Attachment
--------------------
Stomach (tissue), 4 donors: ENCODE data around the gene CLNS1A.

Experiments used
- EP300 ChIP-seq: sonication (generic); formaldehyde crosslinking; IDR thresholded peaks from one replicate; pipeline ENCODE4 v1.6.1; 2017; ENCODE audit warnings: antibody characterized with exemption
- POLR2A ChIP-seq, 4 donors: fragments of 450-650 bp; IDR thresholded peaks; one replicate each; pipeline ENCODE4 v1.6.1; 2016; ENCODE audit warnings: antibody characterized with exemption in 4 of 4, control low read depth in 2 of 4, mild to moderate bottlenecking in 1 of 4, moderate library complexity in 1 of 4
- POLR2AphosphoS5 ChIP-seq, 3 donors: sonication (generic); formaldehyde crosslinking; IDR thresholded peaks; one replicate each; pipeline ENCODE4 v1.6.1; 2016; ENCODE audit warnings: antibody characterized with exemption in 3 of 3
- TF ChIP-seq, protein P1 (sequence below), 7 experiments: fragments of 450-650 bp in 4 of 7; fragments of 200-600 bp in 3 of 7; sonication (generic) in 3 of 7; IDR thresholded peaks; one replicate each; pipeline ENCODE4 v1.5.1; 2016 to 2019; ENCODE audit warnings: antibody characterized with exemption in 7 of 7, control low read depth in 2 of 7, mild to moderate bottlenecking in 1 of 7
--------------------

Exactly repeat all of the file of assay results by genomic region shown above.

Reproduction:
Stomach (tissue), 4 donors: ENCODE data around the gene CLNS1A.

Experiments used
- EP300 ChIP-seq: sonication (generic); formaldehyde crosslinking; IDR thresholded peaks from one replicate; pipeline ENCODE4 v1.6.1; 2017; ENCODE audit warnings: antibody characterized with exemption
- POLR2A ChIP-seq, 4 donors: fragments of 450-650 bp; IDR thresholded peaks; one replicate each; pipeline ENCODE4 v1.6.1; 2016; ENCODE audit warnings: antibody characterized with exemption in 4 of 4, control low read depth in 2 of 4, mild to moderate bottlenecking in 1 of 4, moderate library complexity in 1 of 4
- POLR2AphosphoS5 ChIP-seq, 3 donors: sonication (generic); formaldehyde crosslinking; IDR thresholded peaks; one replicate each; pipeline ENCODE4 v1.6.1; 2016; ENCODE audit warnings: antibody characterized with exemption in 3 of 3
- TF ChIP-seq, protein P1 (sequence below), 7 experiments: fragments of 450-650 bp in 4 of 7; fragments of 200-600 bp in 3 of 7; sonication (generic) in 3 of 7; IDR thresholded peaks; one replicate each; pipeline ENCODE4 v1.5.1; 2016 to 2019; ENCODE audit warnings: antibody characterized with exemption in 7 of 7, control low read depth in 2 of 7, mild to moderate bottlenecking in 1 of 7